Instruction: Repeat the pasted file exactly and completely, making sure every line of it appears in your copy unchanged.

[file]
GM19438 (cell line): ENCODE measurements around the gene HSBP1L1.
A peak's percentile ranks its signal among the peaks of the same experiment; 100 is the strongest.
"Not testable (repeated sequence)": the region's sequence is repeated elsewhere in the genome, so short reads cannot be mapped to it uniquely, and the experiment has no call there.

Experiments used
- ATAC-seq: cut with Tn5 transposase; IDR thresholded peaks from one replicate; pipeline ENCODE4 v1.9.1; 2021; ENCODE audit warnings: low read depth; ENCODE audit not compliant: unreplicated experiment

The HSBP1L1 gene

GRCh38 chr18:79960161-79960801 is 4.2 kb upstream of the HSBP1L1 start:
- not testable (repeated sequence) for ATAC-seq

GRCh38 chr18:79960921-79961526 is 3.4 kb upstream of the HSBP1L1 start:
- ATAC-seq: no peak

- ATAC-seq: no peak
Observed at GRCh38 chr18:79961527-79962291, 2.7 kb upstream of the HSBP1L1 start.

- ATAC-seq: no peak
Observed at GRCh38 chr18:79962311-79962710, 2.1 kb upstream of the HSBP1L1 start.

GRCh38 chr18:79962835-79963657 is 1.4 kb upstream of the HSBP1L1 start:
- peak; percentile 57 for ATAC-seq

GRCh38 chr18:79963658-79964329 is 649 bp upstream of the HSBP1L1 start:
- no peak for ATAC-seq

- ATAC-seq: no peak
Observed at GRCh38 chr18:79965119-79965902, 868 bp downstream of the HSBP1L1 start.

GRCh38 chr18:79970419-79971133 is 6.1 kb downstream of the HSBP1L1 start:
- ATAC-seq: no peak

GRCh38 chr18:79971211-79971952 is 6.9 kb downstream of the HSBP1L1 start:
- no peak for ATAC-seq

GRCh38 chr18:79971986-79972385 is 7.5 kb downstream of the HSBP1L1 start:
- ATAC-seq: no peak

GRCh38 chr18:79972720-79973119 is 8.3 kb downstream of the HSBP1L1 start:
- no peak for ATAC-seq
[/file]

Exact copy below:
GM19438 (cell line): ENCODE measurements around the gene HSBP1L1.
A peak's percentile ranks its signal among the peaks of the same experiment; 100 is the strongest.
"Not testable (repeated sequence)": the region's sequence is repeated elsewhere in the genome, so short reads cannot be mapped to it uniquely, and the experiment has no call there.

Experiments used
- ATAC-seq: cut with Tn5 transposase; IDR thresholded peaks from one replicate; pipeline ENCODE4 v1.9.1; 2021; ENCODE audit warnings: low read depth; ENCODE audit not compliant: unreplicated experiment

The HSBP1L1 gene

GRCh38 chr18:79960161-79960801 is 4.2 kb upstream of the HSBP1L1 start:
- not testable (repeated sequence) for ATAC-seq

GRCh38 chr18:79960921-79961526 is 3.4 kb upstream of the HSBP1L1 start:
- ATAC-seq: no peak

- ATAC-seq: no peak
Observed at GRCh38 chr18:79961527-79962291, 2.7 kb upstream of the HSBP1L1 start.

- ATAC-seq: no peak
Observed at GRCh38 chr18:79962311-79962710, 2.1 kb upstream of the HSBP1L1 start.

GRCh38 chr18:79962835-79963657 is 1.4 kb upstream of the HSBP1L1 start:
- peak; percentile 57 for ATAC-seq

GRCh38 chr18:79963658-79964329 is 649 bp upstream of the HSBP1L1 start:
- no peak for ATAC-seq

- ATAC-seq: no peak
Observed at GRCh38 chr18:79965119-79965902, 868 bp downstream of the HSBP1L1 start.

GRCh38 chr18:79970419-79971133 is 6.1 kb downstream of the HSBP1L1 start:
- ATAC-seq: no peak

GRCh38 chr18:79971211-79971952 is 6.9 kb downstream of the HSBP1L1 start:
- no peak for ATAC-seq

GRCh38 chr18:79971986-79972385 is 7.5 kb downstream of the HSBP1L1 start:
- ATAC-seq: no peak

GRCh38 chr18:79972720-79973119 is 8.3 kb downstream of the HSBP1L1 start:
- no peak for ATAC-seq